Don't try setting the blade depth by eye. That's a waste of time. You can adjust out most of the skew by eye, sighting down the sole and slowly bring out the blade. Use the lateral adjuster to level the blade then slowly retract it again, still sighting down the sole. You should see the little black line disappear evenly. Again, use the adjuster to correct. Final lateral adjustment is done after you get a shaving to appear. Just nudge the lever over toward the heavy side and center the shaving. If the cap screw and cap iron are tight, the lever will hold. How tight? Depends on personal preference, I go for "need to squeeze pretty hard to lock the cap iron" tight. If you can close it by hitting it with a pillow, too loose. If you need an eight pound sledge, too tight.

With the blade fully retracted, take a test swipe. No cut, extend the blade just a 1/4 turn or less. Test cut and repeat. If you go too far, retract the blade but remember to advance the nut again to remove the backlash. Otherwise the blade will push back up with each pass.

Wax the sole with some parafin wax and have at it.

A #6 isn't intended to take ultra fine shavings (but you can) so having a slightly more open mouth is OK. Its intended to take some rather aggressive shavings. And even though it can take rank shavings, with a sharp blade, you shouldn't need much downward pressure. Just a little more than the weight of the plane does the work.

Last edited by rwyoung; 05-14-2010 at 12:19 PM. Reason: typos
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post #7 of 15 (permalink) Old 05-14-2010, 06:51 AM
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Quote:
Originally Posted by crquack View Post
I figure the big beast is going back anyway, but can someone advance a suggestion as to why it keeps digging in? Would back-bevel help?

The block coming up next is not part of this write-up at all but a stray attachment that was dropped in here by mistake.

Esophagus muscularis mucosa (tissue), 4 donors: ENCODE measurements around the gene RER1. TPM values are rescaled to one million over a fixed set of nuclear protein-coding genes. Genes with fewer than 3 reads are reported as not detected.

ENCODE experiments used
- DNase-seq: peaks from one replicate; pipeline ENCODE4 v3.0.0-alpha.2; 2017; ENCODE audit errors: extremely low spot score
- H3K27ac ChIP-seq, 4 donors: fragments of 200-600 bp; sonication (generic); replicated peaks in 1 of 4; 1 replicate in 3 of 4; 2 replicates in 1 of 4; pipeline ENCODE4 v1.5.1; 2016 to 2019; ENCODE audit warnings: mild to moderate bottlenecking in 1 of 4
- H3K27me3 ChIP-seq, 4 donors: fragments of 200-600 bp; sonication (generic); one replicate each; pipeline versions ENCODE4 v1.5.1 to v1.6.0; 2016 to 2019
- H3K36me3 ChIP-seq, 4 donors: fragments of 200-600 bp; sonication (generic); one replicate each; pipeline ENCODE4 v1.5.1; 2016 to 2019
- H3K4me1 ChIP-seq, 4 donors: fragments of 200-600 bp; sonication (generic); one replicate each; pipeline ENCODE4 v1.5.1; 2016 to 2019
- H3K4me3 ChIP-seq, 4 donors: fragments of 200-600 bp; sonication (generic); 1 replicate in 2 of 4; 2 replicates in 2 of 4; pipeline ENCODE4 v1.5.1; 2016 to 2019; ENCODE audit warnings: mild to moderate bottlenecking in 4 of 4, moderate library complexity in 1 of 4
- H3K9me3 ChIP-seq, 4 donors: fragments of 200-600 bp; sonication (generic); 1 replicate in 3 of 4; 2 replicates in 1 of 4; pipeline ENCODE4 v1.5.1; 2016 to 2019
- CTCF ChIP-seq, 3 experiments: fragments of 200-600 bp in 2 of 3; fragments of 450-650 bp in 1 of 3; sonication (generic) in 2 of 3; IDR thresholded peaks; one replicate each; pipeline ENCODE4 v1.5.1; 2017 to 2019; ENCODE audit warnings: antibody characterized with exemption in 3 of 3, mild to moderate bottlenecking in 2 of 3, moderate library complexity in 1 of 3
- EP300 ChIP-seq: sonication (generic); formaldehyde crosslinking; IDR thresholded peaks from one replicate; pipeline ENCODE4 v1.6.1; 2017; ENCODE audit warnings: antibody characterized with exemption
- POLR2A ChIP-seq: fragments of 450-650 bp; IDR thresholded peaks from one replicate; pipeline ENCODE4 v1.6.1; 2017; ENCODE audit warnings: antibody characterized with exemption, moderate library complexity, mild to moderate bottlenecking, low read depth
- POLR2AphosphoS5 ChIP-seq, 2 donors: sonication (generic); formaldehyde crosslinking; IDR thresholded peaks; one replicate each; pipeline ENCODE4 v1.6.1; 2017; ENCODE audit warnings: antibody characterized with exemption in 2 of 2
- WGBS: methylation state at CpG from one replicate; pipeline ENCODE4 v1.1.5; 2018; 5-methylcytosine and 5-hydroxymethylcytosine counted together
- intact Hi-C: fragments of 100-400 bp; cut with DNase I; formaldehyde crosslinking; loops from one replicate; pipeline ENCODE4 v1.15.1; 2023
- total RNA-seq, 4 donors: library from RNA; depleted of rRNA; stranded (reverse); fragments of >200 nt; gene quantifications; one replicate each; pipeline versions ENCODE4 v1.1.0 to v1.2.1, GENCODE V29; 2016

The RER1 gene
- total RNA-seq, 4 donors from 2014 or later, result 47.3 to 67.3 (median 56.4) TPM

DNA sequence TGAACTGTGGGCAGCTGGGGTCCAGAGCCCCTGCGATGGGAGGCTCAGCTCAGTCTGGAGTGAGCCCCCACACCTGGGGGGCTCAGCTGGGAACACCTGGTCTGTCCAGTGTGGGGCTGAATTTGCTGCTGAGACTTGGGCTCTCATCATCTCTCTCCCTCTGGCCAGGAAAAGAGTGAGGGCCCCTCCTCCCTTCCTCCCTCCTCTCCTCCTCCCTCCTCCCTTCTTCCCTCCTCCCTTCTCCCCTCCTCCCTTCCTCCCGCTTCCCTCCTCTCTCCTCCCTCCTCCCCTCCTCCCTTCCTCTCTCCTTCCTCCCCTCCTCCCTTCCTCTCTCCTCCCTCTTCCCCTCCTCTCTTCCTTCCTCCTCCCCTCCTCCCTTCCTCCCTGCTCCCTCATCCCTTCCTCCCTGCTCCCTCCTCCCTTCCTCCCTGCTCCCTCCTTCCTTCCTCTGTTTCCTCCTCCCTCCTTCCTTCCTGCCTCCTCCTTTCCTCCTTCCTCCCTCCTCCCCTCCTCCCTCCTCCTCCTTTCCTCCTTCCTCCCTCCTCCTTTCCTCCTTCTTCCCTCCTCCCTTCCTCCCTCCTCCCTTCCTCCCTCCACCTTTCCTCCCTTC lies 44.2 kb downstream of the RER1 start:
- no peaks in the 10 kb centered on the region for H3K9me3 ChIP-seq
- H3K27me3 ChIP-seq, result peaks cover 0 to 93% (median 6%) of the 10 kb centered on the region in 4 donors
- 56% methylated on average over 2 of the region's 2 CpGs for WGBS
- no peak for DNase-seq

FYI, a back-bevel will increase the effective angle (somewhat at the cost of edge retention) and this also increases the effort required to push the plane. Unless you plan to use the #6 as a "super size smoother" I wouldn't bother with any more backbevel than what the "ruler trick" produces.
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post #8 of 15 (permalink) Old 05-14-2010, 07:49 AM
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Dittos to all that rwyoung said, sure sounds like the sole is not flat.

Hand planes are a hoot to use when all is well, i.e. sharp and tweaked... depending on your intended use of them, it's good to have a strategy:

YouTube - slab planing.mov

just ran across that vid yesterday... hth
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post #9 of 15 (permalink) Old 05-14-2010, 12:24 PM
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I was demonstrating handtools at the Wood Show in Kansas City and just for giggles I had my Stanley #6 out to show how a handplane could take a lot of wood fast.

Well sharpened, I was taking heavy 1/32" shavings from hard maple. Then I could back off the blade and take a shaving you could read the newspaper through. This is a little bit of a parlor trick because I had selected the wood specifically for the demo so it had well behaved grain. I leave the mouth pretty wide on my #6.

The other fun thing was my #6 looks like hell. The tote is cracked, maybe 50-60% of the japaning is in good shape. At at some point in its life, it was dropped, making a small crack in the left side. That was brazed (and done well) and lapped. I think I paid all of $30 or $40 for it and it has its stock blade. This was especially fun when somebody brought up the cost of LN and LV planes. I'd have to look up the specifics again but I think it is 1920's vintage iron.

But like I said, part of what I was doing was unrealistic because of the wood.
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post #10 of 15 (permalink) Old 05-14-2010, 02:51 PM
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Rob... were you using a bailey or a bedrock? (assuming it was a stanley) I'm about 6 months new into planes and I love em!! Speaking for myself thus far, it has gone like this:

1: learn about em
2: learn how to sharpen em and set em up
3: Learn which plane for which job is the right one
4: practice, practice, practice, practice....

no one plane or setup works on all woods, so its a heck of a learning curve. But once you start taking those whisper thin shavings or can take a 1/2" twist out of a board in 10 minutes one can't help but get into it...